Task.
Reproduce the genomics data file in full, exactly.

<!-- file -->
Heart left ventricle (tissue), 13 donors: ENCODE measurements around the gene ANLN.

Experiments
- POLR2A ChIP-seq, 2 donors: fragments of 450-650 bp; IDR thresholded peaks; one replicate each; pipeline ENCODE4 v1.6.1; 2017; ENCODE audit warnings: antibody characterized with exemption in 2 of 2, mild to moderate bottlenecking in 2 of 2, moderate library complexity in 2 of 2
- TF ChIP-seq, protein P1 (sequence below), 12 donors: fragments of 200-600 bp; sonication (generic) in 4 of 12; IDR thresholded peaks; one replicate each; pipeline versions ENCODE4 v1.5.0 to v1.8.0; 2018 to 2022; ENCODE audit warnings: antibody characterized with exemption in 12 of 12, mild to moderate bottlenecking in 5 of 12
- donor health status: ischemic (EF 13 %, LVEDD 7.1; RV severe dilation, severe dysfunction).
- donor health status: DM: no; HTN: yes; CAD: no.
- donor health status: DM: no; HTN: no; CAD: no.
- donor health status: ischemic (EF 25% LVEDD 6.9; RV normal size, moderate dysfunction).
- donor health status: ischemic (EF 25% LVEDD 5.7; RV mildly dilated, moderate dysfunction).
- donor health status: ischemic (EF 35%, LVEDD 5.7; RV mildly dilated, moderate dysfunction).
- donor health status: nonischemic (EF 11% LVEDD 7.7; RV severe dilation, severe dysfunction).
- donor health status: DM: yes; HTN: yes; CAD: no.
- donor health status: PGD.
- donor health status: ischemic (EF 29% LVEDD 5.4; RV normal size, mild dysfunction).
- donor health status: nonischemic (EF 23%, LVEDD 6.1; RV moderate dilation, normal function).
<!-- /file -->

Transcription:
Heart left ventricle (tissue), 13 donors: ENCODE measurements around the gene ANLN.

Experiments
- POLR2A ChIP-seq, 2 donors: fragments of 450-650 bp; IDR thresholded peaks; one replicate each; pipeline ENCODE4 v1.6.1; 2017; ENCODE audit warnings: antibody characterized with exemption in 2 of 2, mild to moderate bottlenecking in 2 of 2, moderate library complexity in 2 of 2
- TF ChIP-seq, protein P1 (sequence below), 12 donors: fragments of 200-600 bp; sonication (generic) in 4 of 12; IDR thresholded peaks; one replicate each; pipeline versions ENCODE4 v1.5.0 to v1.8.0; 2018 to 2022; ENCODE audit warnings: antibody characterized with exemption in 12 of 12, mild to moderate bottlenecking in 5 of 12
- donor health status: ischemic (EF 13 %, LVEDD 7.1; RV severe dilation, severe dysfunction).
- donor health status: DM: no; HTN: yes; CAD: no.
- donor health status: DM: no; HTN: no; CAD: no.
- donor health status: ischemic (EF 25% LVEDD 6.9; RV normal size, moderate dysfunction).
- donor health status: ischemic (EF 25% LVEDD 5.7; RV mildly dilated, moderate dysfunction).
- donor health status: ischemic (EF 35%, LVEDD 5.7; RV mildly dilated, moderate dysfunction).
- donor health status: nonischemic (EF 11% LVEDD 7.7; RV severe dilation, severe dysfunction).
- donor health status: DM: yes; HTN: yes; CAD: no.
- donor health status: PGD.
- donor health status: ischemic (EF 29% LVEDD 5.4; RV normal size, mild dysfunction).
- donor health status: nonischemic (EF 23%, LVEDD 6.1; RV moderate dilation, normal function).